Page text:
Click thumbnail images below to see larger images
Map of Cloisters showing
location of Plover nest
View from Cloisters access
road (Coral Ave.) to Plover
Plover parent faking wing injury
to distract observers from nest
Zoomed in view of nest area -
without optics, the
nest is almost invisible until
within a few feet.
Effective 6-11-03 a
is now erected to protect area
Wide view of nest area
Close-up parent on nest
(blurry - taken thru binoculars)
6-11-03 plover on public path
100 feet south
we now have 3 new
healthy Snowy Plover chicks.
Original Photo courtesy
Photo was annotated by
6-24-03 Hi Mike,
Contact Info. State Park's official Plover Monitor is Teresa Larson, cell (805) 235-3533...
She works with Morro Bay's Vince Cicero of State Parks.
editor:) Please read the following communication regarding proper
behavior in approaching a nest. We observed that the bird will leave the nest to distract an observer even
if one is walking on the public path about 100' to the south... Here is the remedy ...
Please address questions to:
U.S. Fish and Wildlife Service
2493 Portola Road, Suite B
Ventura, CA 93003
(805) 644-1766 (office)
(805) 644-3958 (fax)
Thanks for your e-mail. I left a message on you voicemail just now (6-11-03 11 AM). Thank you for your offer to help address this situation. Local birding expert Freeman Hall was the closest thing I had to an expert when we went to investigate this activity in our "back yard." I relied on his good judgment for doing what was appropriate. I requested our City Parks people to take appropriate action, but you guys no doubt know best, and can advise the proper remedy. Would you please recommend the correct action to be taken to those who maintain the park (Morro Bay City). If nothing is done this poor bird may be taken due to the heavy recreational foot traffic in the area. I have added your e-mail message to the other information at the web site http://morro-bay.com/birding/plover/ with your warning, and added a personal plea to others to please stay far away. So that others will be aware of the proper protocol, can you please give me more specific information as to the proper public behavior, and I will be glad to publish that. Best Regards,
From: Steve_Henry@[remove]r1.fws.gov [mailto:Steve_Henry@[remove]r1.fws.gov]
I was forwarded the email below regarding the plover nest at the Cloisters. I am concerned that activities shown in the photos, such as approaching a nest to measure eggs or photograph it to scale, may have been done by persons not permitted to undertake such activities. Showing these pictures on a website may lead others to believe that this is an acceptable activity. Also, erecting an exclosure around a western snowy plover nest should only be done by permitted persons trained in erecting exclosures. Conducting these type of activities without training and being permitted could lead to take of this federally listed species. I have tried to call you at the number listed below, but have been unsuccessful. Please contact me if you have any questions.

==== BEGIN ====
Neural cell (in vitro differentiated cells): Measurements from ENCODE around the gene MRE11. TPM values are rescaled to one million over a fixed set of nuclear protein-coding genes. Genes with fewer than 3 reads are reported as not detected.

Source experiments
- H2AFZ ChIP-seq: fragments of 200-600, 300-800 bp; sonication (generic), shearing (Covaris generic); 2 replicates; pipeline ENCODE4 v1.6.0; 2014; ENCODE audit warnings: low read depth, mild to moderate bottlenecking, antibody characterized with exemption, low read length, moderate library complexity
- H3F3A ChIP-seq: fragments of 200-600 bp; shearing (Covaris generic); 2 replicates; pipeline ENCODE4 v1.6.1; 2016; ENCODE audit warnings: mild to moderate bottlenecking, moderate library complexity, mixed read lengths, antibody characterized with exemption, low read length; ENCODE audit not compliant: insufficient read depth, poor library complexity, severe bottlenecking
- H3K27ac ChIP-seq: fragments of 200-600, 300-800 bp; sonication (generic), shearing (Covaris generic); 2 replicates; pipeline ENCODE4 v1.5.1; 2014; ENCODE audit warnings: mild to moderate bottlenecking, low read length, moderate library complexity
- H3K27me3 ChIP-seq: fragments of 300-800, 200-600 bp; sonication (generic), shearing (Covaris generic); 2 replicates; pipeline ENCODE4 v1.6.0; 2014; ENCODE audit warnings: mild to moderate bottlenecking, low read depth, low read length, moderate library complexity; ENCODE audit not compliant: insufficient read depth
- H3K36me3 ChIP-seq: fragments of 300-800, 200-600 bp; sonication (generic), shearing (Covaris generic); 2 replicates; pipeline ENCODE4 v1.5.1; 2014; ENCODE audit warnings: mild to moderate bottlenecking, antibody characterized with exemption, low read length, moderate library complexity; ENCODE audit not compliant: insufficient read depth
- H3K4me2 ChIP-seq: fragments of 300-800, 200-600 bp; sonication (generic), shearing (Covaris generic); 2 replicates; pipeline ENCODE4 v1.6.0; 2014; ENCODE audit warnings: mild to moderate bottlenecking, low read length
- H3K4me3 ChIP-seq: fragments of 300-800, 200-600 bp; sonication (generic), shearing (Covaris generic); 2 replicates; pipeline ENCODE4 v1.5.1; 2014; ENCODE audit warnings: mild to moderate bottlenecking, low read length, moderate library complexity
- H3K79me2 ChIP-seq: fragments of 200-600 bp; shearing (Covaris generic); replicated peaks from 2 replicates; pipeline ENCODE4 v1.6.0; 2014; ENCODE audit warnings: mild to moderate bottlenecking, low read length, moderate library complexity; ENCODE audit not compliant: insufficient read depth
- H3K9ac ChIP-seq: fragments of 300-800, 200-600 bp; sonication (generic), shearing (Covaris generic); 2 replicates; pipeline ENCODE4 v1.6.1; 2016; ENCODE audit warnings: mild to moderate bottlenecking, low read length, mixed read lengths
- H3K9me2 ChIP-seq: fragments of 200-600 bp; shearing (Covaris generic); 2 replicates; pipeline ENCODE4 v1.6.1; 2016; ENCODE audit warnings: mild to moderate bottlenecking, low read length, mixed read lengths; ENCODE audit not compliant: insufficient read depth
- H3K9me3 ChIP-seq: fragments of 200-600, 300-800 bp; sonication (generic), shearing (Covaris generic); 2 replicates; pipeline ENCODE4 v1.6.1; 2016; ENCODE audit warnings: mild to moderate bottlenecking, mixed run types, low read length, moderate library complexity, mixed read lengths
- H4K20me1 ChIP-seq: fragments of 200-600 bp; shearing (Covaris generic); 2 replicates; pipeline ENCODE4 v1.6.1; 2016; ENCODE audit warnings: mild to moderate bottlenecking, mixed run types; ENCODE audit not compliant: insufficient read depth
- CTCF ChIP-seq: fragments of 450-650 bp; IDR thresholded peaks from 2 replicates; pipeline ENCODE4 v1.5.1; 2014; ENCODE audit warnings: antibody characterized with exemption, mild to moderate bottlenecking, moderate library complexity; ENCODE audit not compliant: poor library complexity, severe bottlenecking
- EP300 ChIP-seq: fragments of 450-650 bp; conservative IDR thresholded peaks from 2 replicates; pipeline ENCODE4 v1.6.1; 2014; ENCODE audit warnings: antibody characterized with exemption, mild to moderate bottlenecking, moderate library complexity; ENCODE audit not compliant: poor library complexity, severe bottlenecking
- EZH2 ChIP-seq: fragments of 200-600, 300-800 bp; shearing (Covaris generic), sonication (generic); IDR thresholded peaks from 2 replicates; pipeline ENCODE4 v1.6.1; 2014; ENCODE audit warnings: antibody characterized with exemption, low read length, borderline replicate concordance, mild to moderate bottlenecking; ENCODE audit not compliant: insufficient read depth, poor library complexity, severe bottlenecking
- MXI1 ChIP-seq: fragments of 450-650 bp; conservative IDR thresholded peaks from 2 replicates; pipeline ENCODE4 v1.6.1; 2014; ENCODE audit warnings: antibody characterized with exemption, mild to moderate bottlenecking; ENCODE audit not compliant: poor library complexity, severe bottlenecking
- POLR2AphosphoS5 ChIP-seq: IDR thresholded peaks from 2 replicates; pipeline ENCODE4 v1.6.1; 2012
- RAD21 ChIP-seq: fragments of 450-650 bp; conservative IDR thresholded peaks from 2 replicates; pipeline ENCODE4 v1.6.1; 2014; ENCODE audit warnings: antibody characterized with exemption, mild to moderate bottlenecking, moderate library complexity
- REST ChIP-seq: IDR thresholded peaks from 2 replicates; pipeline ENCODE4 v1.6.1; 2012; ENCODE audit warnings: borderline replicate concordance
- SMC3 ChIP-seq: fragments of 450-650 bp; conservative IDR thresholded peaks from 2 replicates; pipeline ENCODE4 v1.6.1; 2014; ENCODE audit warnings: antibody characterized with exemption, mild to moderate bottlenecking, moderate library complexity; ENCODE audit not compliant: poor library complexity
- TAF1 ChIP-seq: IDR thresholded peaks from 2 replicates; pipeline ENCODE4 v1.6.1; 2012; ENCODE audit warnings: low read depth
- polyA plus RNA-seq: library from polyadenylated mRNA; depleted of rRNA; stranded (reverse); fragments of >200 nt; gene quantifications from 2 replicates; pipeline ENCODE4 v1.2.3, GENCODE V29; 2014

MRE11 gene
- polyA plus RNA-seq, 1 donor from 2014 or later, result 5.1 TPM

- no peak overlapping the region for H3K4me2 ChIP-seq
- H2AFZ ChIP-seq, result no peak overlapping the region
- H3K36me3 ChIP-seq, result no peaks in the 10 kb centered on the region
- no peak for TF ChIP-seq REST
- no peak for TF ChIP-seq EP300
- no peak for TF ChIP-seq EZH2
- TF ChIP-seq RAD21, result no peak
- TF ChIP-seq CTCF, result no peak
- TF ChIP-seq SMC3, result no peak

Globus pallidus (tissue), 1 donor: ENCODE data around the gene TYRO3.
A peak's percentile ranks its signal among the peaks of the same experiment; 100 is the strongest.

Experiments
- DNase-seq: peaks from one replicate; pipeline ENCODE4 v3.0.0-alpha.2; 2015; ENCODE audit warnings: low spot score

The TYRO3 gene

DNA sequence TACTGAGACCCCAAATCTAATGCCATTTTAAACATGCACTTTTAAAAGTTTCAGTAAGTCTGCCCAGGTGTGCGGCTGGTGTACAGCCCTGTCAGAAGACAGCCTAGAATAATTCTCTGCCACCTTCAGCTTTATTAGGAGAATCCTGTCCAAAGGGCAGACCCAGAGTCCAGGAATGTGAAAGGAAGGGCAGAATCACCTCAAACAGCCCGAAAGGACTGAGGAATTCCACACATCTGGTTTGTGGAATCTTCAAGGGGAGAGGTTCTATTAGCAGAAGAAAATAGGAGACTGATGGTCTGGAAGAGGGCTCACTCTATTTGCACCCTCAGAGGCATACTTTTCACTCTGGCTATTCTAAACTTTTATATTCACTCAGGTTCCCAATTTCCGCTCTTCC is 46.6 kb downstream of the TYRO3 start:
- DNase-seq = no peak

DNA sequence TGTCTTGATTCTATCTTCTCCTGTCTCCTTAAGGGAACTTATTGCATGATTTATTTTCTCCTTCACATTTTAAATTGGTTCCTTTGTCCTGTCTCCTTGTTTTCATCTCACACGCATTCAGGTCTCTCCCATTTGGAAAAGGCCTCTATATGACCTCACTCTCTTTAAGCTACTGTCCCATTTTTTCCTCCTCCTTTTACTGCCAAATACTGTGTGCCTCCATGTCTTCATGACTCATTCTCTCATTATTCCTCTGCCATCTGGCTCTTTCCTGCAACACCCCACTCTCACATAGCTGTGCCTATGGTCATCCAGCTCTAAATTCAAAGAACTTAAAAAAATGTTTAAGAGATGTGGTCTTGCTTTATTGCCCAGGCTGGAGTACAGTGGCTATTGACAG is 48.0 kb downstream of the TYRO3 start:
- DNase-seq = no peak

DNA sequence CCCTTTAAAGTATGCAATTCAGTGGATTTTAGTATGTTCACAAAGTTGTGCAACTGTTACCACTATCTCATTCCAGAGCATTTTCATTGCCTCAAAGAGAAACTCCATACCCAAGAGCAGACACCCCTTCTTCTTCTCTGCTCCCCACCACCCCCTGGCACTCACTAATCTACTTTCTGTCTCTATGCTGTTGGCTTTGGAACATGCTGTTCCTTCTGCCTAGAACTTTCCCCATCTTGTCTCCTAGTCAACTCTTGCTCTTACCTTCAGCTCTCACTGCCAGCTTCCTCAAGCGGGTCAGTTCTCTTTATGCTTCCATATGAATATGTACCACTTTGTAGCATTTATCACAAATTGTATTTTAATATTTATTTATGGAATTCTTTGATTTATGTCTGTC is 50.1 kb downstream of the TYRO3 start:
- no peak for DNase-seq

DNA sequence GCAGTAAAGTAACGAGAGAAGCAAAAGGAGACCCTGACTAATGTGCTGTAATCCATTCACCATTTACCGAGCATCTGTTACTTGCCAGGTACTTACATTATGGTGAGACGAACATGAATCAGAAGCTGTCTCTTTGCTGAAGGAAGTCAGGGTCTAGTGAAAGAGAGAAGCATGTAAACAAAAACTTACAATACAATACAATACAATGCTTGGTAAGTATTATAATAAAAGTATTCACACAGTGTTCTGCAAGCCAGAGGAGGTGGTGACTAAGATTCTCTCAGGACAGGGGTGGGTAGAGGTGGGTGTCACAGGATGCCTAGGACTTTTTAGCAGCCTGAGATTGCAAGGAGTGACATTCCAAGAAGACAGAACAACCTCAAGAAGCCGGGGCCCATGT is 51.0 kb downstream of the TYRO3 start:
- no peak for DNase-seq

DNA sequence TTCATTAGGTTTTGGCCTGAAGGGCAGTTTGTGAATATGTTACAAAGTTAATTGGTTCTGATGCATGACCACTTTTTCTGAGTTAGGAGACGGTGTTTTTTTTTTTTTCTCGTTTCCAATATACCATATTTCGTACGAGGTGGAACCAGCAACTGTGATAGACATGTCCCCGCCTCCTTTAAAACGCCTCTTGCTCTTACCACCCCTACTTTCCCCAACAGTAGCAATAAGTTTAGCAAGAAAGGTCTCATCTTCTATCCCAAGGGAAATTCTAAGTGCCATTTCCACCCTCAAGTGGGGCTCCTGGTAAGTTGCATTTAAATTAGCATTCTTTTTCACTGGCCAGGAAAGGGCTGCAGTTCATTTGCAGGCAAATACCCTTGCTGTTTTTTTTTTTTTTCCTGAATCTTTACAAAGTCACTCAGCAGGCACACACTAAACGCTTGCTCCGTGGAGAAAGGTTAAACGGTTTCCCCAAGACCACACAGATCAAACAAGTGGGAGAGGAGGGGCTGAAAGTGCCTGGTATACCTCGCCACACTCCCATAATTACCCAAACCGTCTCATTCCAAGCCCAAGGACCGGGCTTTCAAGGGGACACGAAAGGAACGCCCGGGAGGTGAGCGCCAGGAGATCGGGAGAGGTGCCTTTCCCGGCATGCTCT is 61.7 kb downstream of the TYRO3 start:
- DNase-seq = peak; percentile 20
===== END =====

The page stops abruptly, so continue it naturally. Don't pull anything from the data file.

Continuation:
P.S. It is not unusual for plovers to nest in habitat similar to what is shown in the pictures found on the website listed below. The coastal population of western snowy plovers can nest a mile or more inland from the ocean on substrate ranging from dirt to concrete.
----- Forwarded by Steve Henry/VFWO/R1/FWS/DOI on 06/11/03 09:08 AM -----
<< Andrea Lueker,
alueker@[remove]morro-bay.ca.us (805) 772-6278
A Western Snowy Plover nest (we saw one parent with three eggs) was discovered inland in the Morro Bay Cloister's drainage area today. Since this nest is on City park property, would you please consider erecting a temporary enclosure like a plastic construction fence to protect this nest? There is regular foot traffic in the area and the nest is quite vulnerable. The nest is marked with ten small one-foot wood sticks in a 12' diameter circle around the nest, but they are not very visible.
Details of location, photos etc. are documented at http://morro-bay.com/birding/plover/ . The nest is known to be at least one week old. The nest identification was confirmed by local birding expert and State Park docent Freeman Hall (805) 772-3578. This is an interesting observation because popular theory is that (the "coastal-location species" of) these threatened birds nest only on beach areas, and not in nearby inland areas.
One argument for the aggressive protection of the Morro Strand State Beach Snowy Plover nesting habitat is that these birds can not nest elsewhere nearby. Is this a counter-example, or does this represent the successful coping of one bird displaced from a preferable nesting area? Interesting questions I'm sure for our local birders and fellow naturalists.
Note added to http://groups.yahoo.com/group/slocobirding/message/2373 post:
If you go to observe this nest,
please do so from a respectful distance, as
From: Andrea Lueker [mailto:ALueker@[remove]morro-bay.ca.us]
Sent: Wednesday, June 11, 2003 12:05 PM
Cc: Bob Hendrix; Rob Schultz
The City is the group that has coordinated the efforts to construct the enclosure and also worked with Steve of Fish and Wildlife.